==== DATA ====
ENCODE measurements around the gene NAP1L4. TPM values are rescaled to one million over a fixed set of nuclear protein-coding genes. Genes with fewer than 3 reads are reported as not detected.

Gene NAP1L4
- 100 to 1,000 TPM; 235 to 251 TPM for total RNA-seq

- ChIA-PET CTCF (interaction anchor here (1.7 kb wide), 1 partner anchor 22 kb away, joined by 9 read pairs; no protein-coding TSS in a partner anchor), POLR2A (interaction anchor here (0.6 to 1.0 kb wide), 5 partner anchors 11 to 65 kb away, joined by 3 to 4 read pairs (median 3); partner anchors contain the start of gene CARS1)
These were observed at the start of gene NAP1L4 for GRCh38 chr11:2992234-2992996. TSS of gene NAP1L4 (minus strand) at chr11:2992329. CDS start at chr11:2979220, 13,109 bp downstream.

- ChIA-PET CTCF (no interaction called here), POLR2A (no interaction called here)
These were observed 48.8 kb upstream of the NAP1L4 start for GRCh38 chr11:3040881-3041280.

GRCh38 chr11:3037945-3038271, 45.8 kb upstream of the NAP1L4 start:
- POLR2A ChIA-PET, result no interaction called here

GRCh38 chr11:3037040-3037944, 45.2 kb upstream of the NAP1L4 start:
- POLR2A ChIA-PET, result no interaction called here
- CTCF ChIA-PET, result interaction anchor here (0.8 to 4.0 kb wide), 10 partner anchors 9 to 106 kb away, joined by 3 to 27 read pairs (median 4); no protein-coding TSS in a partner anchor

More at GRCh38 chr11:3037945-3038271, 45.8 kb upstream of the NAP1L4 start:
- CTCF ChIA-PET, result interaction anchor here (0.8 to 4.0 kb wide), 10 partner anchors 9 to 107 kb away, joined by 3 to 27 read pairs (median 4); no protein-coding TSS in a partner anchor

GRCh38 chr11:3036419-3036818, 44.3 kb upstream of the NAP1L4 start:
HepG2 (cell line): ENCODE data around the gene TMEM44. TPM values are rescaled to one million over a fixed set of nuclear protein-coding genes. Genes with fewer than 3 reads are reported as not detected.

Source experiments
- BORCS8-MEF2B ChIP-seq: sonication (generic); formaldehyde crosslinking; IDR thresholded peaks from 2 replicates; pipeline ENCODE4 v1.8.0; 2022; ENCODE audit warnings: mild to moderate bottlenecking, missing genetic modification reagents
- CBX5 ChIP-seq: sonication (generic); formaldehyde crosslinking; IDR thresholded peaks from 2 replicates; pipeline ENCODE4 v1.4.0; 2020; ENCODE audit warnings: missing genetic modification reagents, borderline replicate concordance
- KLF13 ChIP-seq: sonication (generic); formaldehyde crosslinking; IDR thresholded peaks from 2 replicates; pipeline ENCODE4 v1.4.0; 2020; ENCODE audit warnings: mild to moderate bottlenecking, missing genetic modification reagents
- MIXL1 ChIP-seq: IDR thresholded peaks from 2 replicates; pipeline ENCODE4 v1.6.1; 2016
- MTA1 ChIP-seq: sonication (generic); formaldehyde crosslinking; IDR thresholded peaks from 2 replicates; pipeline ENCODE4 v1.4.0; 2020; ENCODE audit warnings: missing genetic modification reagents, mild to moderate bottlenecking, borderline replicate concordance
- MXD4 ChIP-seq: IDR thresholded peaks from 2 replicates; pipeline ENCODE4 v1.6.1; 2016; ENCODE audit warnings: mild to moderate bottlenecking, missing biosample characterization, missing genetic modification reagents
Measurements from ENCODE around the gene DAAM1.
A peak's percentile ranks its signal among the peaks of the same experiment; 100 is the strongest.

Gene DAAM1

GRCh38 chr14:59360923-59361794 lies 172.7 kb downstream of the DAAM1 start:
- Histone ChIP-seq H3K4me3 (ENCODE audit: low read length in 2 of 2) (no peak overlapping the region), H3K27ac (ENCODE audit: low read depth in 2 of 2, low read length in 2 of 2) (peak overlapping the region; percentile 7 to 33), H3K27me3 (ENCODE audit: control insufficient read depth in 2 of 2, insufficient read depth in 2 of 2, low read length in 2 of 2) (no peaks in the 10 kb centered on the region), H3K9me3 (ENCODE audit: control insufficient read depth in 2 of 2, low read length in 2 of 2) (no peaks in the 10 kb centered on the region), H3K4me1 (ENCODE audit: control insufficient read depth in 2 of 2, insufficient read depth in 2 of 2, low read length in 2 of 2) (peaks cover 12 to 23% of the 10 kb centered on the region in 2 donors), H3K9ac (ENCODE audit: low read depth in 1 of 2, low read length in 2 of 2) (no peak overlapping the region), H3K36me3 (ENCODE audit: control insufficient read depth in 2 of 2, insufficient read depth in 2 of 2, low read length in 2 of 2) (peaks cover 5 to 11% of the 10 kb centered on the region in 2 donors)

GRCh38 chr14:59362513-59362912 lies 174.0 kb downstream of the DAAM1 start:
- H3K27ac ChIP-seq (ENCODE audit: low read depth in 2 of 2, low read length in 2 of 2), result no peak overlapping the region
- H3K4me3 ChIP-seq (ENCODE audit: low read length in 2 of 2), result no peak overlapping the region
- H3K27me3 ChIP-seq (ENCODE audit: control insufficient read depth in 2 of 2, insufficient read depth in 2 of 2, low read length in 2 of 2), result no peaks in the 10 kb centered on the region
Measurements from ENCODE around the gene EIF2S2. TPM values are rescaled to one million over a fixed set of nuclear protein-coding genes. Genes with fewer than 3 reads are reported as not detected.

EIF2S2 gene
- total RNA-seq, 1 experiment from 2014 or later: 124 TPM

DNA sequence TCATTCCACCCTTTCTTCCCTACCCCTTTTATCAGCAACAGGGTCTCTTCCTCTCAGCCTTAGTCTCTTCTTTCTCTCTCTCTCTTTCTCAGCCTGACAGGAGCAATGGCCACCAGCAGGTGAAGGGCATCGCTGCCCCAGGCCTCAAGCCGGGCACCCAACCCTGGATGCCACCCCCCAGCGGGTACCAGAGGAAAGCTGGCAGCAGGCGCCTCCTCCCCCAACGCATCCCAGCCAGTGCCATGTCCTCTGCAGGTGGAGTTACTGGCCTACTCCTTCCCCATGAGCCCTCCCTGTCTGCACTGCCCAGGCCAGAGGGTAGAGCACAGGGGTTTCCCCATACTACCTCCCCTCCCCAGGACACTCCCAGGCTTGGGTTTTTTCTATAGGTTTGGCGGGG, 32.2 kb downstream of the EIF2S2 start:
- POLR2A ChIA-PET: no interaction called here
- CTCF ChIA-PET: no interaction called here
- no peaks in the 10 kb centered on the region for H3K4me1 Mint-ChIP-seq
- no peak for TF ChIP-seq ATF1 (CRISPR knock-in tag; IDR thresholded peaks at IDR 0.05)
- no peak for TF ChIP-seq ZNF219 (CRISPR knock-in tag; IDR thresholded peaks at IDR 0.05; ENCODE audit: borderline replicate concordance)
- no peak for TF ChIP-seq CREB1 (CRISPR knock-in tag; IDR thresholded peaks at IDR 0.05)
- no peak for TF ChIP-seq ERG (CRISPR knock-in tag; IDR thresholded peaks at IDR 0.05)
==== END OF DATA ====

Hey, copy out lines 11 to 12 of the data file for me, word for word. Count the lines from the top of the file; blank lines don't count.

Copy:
- POLR2A ChIA-PET, result no interaction called here
- CTCF ChIA-PET, result interaction anchor here (0.8 to 4.0 kb wide), 10 partner anchors 9 to 106 kb away, joined by 3 to 27 read pairs (median 4); no protein-coding TSS in a partner anchor